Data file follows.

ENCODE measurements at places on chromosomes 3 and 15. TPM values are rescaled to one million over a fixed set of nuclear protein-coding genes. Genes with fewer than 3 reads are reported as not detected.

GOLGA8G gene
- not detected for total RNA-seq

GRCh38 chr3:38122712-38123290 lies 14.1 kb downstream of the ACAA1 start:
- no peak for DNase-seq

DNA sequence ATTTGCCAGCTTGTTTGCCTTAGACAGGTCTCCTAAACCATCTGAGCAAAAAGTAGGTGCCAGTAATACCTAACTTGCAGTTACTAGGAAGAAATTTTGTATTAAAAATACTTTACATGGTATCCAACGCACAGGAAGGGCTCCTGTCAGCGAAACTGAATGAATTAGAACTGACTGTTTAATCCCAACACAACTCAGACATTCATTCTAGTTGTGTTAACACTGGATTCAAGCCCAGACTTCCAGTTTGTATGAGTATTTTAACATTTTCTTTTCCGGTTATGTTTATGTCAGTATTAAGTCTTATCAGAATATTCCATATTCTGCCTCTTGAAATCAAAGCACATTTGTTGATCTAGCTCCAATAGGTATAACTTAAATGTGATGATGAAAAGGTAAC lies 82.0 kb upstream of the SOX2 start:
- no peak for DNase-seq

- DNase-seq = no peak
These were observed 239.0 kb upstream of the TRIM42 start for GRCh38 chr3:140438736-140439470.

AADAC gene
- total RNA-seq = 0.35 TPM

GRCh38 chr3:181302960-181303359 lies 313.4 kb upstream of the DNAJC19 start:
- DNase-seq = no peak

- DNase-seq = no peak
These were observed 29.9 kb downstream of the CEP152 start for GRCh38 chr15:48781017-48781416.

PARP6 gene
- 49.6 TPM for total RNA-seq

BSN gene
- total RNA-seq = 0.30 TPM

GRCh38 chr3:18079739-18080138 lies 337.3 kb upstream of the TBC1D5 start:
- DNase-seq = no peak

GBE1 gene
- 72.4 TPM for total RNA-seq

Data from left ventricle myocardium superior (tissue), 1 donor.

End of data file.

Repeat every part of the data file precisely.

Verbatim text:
ENCODE measurements at places on chromosomes 3 and 15. TPM values are rescaled to one million over a fixed set of nuclear protein-coding genes. Genes with fewer than 3 reads are reported as not detected.

GOLGA8G gene
- not detected for total RNA-seq

GRCh38 chr3:38122712-38123290 lies 14.1 kb downstream of the ACAA1 start:
- no peak for DNase-seq

DNA sequence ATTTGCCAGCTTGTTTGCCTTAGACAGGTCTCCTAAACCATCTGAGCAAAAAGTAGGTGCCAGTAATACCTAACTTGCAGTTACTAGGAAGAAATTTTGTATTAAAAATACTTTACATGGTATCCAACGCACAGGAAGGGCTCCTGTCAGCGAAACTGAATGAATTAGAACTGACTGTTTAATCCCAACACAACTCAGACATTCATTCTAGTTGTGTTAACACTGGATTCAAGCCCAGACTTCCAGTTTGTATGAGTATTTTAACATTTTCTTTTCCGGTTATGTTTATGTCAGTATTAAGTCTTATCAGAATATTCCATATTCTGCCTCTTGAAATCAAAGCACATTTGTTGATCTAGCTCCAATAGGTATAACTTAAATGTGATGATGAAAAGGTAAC lies 82.0 kb upstream of the SOX2 start:
- no peak for DNase-seq

- DNase-seq = no peak
These were observed 239.0 kb upstream of the TRIM42 start for GRCh38 chr3:140438736-140439470.

AADAC gene
- total RNA-seq = 0.35 TPM

GRCh38 chr3:181302960-181303359 lies 313.4 kb upstream of the DNAJC19 start:
- DNase-seq = no peak

- DNase-seq = no peak
These were observed 29.9 kb downstream of the CEP152 start for GRCh38 chr15:48781017-48781416.

PARP6 gene
- 49.6 TPM for total RNA-seq

BSN gene
- total RNA-seq = 0.30 TPM

GRCh38 chr3:18079739-18080138 lies 337.3 kb upstream of the TBC1D5 start:
- DNase-seq = no peak

GBE1 gene
- 72.4 TPM for total RNA-seq

Data from left ventricle myocardium superior (tissue), 1 donor.